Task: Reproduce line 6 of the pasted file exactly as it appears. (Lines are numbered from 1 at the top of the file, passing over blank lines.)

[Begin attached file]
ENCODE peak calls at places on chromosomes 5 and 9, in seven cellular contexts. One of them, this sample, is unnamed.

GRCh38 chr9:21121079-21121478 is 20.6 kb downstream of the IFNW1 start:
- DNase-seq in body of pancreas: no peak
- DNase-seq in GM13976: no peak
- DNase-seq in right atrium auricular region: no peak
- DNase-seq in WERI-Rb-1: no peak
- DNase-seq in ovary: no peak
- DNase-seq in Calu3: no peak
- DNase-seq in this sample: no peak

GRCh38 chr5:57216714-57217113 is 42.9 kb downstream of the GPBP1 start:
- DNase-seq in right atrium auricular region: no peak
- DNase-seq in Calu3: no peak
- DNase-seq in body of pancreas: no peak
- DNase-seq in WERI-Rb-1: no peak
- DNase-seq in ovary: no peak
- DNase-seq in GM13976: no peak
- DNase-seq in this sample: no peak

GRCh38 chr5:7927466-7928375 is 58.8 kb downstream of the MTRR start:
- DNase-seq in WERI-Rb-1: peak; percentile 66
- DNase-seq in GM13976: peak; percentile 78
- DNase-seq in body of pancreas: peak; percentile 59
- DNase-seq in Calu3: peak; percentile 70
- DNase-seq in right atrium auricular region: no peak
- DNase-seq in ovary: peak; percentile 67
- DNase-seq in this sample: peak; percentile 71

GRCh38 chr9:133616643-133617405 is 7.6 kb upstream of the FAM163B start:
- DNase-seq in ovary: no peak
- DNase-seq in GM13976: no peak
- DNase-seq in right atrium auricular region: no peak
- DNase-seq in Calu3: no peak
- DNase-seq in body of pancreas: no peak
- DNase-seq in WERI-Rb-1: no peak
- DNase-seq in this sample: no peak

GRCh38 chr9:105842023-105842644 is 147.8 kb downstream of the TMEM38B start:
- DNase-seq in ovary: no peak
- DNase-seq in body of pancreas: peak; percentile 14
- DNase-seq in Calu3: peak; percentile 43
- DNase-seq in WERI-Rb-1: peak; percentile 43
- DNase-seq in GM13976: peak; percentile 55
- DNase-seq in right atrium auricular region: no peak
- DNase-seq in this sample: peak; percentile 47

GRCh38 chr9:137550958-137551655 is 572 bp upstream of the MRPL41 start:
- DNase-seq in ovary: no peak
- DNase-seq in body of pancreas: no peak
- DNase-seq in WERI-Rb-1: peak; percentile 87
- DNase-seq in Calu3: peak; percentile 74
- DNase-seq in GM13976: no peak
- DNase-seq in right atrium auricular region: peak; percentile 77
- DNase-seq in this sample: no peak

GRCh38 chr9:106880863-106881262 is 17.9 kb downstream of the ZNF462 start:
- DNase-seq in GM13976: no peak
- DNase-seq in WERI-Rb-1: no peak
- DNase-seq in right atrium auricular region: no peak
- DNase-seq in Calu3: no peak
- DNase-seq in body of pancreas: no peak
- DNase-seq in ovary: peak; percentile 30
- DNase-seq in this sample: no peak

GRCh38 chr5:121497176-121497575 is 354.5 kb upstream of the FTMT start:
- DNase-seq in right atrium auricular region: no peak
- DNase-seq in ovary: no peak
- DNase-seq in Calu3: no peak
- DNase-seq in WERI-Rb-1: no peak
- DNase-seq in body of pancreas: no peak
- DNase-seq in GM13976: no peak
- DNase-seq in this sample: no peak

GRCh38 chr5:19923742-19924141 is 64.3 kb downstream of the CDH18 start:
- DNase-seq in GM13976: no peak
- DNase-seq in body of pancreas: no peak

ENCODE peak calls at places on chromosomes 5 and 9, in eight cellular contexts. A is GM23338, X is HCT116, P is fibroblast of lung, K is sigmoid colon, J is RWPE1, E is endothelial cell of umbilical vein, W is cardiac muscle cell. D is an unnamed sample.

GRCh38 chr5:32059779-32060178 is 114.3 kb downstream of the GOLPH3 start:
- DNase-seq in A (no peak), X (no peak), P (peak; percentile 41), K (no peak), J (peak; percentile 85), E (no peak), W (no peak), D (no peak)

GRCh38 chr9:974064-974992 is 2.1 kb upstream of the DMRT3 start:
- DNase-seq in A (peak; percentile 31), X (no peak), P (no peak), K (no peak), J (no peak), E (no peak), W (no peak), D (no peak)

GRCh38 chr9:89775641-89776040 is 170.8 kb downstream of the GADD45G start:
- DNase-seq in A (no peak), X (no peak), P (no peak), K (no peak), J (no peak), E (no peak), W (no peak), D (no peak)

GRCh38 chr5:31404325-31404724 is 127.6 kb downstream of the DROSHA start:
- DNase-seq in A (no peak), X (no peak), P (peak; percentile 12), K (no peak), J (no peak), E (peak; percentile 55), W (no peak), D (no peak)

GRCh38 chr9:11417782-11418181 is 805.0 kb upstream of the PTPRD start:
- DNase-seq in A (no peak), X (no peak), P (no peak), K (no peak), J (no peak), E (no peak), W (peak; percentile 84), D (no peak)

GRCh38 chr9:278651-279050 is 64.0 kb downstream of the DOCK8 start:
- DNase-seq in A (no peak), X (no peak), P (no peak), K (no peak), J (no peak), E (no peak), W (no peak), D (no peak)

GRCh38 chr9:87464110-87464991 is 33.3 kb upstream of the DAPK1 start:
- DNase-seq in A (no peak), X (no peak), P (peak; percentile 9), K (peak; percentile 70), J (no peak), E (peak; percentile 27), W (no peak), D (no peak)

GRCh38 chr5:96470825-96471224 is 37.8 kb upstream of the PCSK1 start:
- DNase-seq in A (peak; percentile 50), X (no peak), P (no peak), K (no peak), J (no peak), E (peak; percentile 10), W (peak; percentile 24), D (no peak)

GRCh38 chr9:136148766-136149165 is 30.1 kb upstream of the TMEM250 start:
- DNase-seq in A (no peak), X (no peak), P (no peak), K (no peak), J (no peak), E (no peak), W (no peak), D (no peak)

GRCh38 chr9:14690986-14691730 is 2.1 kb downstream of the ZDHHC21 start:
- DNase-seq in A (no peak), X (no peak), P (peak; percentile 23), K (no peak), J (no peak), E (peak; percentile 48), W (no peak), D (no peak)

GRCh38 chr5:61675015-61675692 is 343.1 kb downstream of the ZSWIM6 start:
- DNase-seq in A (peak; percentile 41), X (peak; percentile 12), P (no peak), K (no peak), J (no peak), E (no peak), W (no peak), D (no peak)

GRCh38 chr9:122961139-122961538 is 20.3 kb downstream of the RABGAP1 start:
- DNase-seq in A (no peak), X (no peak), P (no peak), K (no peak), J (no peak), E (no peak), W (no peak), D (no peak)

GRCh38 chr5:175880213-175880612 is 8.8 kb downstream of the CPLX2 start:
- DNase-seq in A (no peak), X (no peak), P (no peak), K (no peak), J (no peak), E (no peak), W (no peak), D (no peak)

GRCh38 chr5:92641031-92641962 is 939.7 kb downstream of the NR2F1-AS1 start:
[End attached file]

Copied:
- DNase-seq in WERI-Rb-1: no peak